With online platforms like Vrbo and AirBnB gaining so much popularity, short-term vacation rentals have become all the rage. Rental property owners used to seek out long-term tenants to rent their homes and condos for entire seasons. They preferred the steady, dependable income of long-term tenants if/when they weren’t using the property for their own personal purposes.
However, short-term vacation rentals have become extremely lucrative thanks to these booking sites. They are easier to advertise, reservations are simple to manage, and adjustable pricing models can enable better profitability—even if the property isn’t occupied all the time.
For the purpose of this discussion, let’s consider any rental period longer than a month as a long-term rental. Anything shorter (even a booking as short as one single day/night) will be considered a short-term vacation rental.
So which is better for you? Let’s take a look at some factors you should take into consideration before determining how to position your vacation rental.
Location means so much in real estate, and it’s especially important in rental property ownership. Some markets are simply ideal for short-term rentals. Beachfront homes, mountain ski cabins, lake houses—these often benefit from peak seasons where short-term rentals can generate maximum profit through variable-rate pricing models. You can get a great rental price for a beachfront home in Newport Beach during the summer months or a place in Big Bear during skiing and snowboarding season. Meanwhile, that Big Bear cabin may also do well in mid-summer because of the lake, while being less desirable in the shoulder seasons of fall or spring.
You have to research the rental occupancy rates of homes in your market. This may help you determine if a short-term or long-term rental plan is best. You may also strive to have short-term renters one time of year and long-term renters during another season. If you can rent out a Palm Springs home for a few months during late spring, summer and fall, you will likely benefit from the steady cash flow. Meanwhile, you will likely get more out of it with short-term vacation rentals in the peak winter and early spring seasons. Some rental property owners are fine with their places being unoccupied during slow seasons as long as the strong seasons provide enough income from short-term bookings.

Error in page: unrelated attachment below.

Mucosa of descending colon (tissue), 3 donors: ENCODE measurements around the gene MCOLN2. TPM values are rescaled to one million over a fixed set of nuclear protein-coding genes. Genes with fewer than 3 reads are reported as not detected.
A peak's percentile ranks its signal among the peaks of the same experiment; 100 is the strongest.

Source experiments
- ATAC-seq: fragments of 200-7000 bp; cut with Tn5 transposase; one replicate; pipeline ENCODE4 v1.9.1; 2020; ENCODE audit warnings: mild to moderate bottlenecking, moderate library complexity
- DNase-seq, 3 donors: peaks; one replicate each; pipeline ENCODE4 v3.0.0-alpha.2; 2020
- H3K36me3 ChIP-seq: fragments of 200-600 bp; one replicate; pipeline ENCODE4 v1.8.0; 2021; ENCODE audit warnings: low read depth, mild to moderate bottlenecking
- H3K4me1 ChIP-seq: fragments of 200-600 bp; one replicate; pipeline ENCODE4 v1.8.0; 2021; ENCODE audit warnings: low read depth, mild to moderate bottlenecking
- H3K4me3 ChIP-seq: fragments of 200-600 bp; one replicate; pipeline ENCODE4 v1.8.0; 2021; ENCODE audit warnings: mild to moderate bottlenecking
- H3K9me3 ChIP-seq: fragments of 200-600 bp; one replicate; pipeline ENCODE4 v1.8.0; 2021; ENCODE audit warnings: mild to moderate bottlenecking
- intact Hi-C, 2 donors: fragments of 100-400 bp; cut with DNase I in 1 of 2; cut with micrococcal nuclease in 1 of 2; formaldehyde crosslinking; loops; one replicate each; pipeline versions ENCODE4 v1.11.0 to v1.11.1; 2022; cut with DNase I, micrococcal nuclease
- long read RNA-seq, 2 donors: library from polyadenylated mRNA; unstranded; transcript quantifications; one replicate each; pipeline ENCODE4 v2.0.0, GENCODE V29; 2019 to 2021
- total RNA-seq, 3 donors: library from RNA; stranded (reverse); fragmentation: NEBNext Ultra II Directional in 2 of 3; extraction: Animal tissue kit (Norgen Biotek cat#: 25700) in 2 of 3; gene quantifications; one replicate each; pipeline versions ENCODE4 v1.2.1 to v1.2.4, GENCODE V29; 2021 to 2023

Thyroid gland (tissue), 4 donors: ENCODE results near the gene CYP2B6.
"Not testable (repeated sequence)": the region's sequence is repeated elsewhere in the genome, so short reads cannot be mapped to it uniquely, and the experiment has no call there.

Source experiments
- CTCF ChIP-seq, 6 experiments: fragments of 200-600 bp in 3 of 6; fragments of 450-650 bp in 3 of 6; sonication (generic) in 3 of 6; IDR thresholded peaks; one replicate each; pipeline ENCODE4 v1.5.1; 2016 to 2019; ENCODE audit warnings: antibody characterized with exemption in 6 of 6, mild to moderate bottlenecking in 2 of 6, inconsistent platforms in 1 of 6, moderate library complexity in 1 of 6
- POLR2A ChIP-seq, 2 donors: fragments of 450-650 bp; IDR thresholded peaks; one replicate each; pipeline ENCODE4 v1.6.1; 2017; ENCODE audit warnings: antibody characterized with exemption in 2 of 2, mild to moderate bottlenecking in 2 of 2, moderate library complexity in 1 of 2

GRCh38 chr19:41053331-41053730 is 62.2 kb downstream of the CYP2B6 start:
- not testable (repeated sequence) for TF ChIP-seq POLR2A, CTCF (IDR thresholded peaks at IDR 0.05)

There’s no doubt that property management is generally easier for long-term rentals. You have to do less work if someone leases your home for a year compared to it being rented out by different people every weekend. You have to consider cleaning costs in between rentals. Then, you have to manage the bookings, guest services and everything else more like a hotel. At the same time, short-term rentals often lead to less wear and tear on the property. Most long-term rentals require more significant maintenance, repairs and upgrades between tenants.
When comparing short-term vs. long-term rentals, you have to look at the ownership costs and the cash flow opportunities. You’ll be paying the utilizes on short-term rentals, though that can be factored into the variable rental prices. Tenants generally cover those in long-term rentals. Meanwhile, long-term rentals generate a steadier flow of income. This may be preferable to you than short-term bookings that may not be consistent. Those shorter bookings will offer more profitability when the home is occupied, but how are your books affected when you have slow periods and off-seasons?
Another factor to consider is if you intend to use the property for yourself. This may dictate if you can use it for long-term rentals or if it should only be utilized for short-term bookings during the times you are not using it for your own pleasure.
The biggest difference in short-term vs. long-term rentals is pricing. Short-term rentals allow you to use variable-rate pricing models where high times of demand will allow you to set higher prices. Then, you may offer lower rates when the property/market is less desirable. A long-term rental gives you consistent cash flow, but at daily rates that are much lower on average. Let’s say you are able to rent out a home for three weekends a month for six months out of the year at $1,000 a weekend on average. Or, the same home will get you $1600 a month for a year-long lease. In this scenario, the short-term rental would generate $18,000 a year in income compared to $19,200 for the long-term rental. Of course, you must run the numbers for your specific property and its market to get a fair assessment of return on investment (ROI).
The truth is there is no right or wrong answer for everyone. It really depends on your personal investment plan, budget, goals and the property itself. Both short-term vacation rentals and long-term rentals (whether vacation or residential) can both be great investments. It’s a matter of doing the research, making a strong investment plan and managing the property effectively to make it as profitable as possible.
For help with your real estate investment planning, contact Illumination Wealth to talk with one of our trusted financial advisors.